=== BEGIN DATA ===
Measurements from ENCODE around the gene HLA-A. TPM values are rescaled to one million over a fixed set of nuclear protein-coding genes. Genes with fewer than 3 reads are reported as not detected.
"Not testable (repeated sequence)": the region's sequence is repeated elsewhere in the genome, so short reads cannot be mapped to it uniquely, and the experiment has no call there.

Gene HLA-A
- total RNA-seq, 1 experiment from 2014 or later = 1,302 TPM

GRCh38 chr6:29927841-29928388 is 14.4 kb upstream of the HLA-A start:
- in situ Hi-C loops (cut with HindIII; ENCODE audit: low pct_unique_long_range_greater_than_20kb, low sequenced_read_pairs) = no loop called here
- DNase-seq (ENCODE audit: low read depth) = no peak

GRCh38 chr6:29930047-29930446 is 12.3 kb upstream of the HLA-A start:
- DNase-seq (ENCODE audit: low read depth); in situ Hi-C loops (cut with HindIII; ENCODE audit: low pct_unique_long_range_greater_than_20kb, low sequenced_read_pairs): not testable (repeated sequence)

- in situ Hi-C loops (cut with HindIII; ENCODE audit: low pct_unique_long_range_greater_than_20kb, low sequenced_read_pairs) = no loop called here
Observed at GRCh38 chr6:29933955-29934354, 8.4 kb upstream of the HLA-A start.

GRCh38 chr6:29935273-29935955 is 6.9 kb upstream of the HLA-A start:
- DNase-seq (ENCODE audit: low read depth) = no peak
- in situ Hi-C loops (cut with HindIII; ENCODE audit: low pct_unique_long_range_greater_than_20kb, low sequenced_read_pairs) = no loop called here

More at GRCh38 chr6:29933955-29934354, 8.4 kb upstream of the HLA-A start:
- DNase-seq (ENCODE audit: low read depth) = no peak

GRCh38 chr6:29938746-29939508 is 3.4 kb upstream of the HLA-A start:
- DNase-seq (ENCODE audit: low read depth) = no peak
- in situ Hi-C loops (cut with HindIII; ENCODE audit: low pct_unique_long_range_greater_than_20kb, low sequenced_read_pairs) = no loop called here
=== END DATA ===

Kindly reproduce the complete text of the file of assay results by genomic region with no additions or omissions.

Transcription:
Measurements from ENCODE around the gene HLA-A. TPM values are rescaled to one million over a fixed set of nuclear protein-coding genes. Genes with fewer than 3 reads are reported as not detected.
"Not testable (repeated sequence)": the region's sequence is repeated elsewhere in the genome, so short reads cannot be mapped to it uniquely, and the experiment has no call there.

Gene HLA-A
- total RNA-seq, 1 experiment from 2014 or later = 1,302 TPM

GRCh38 chr6:29927841-29928388 is 14.4 kb upstream of the HLA-A start:
- in situ Hi-C loops (cut with HindIII; ENCODE audit: low pct_unique_long_range_greater_than_20kb, low sequenced_read_pairs) = no loop called here
- DNase-seq (ENCODE audit: low read depth) = no peak

GRCh38 chr6:29930047-29930446 is 12.3 kb upstream of the HLA-A start:
- DNase-seq (ENCODE audit: low read depth); in situ Hi-C loops (cut with HindIII; ENCODE audit: low pct_unique_long_range_greater_than_20kb, low sequenced_read_pairs): not testable (repeated sequence)

- in situ Hi-C loops (cut with HindIII; ENCODE audit: low pct_unique_long_range_greater_than_20kb, low sequenced_read_pairs) = no loop called here
Observed at GRCh38 chr6:29933955-29934354, 8.4 kb upstream of the HLA-A start.

GRCh38 chr6:29935273-29935955 is 6.9 kb upstream of the HLA-A start:
- DNase-seq (ENCODE audit: low read depth) = no peak
- in situ Hi-C loops (cut with HindIII; ENCODE audit: low pct_unique_long_range_greater_than_20kb, low sequenced_read_pairs) = no loop called here

More at GRCh38 chr6:29933955-29934354, 8.4 kb upstream of the HLA-A start:
- DNase-seq (ENCODE audit: low read depth) = no peak

GRCh38 chr6:29938746-29939508 is 3.4 kb upstream of the HLA-A start:
- DNase-seq (ENCODE audit: low read depth) = no peak
- in situ Hi-C loops (cut with HindIII; ENCODE audit: low pct_unique_long_range_greater_than_20kb, low sequenced_read_pairs) = no loop called here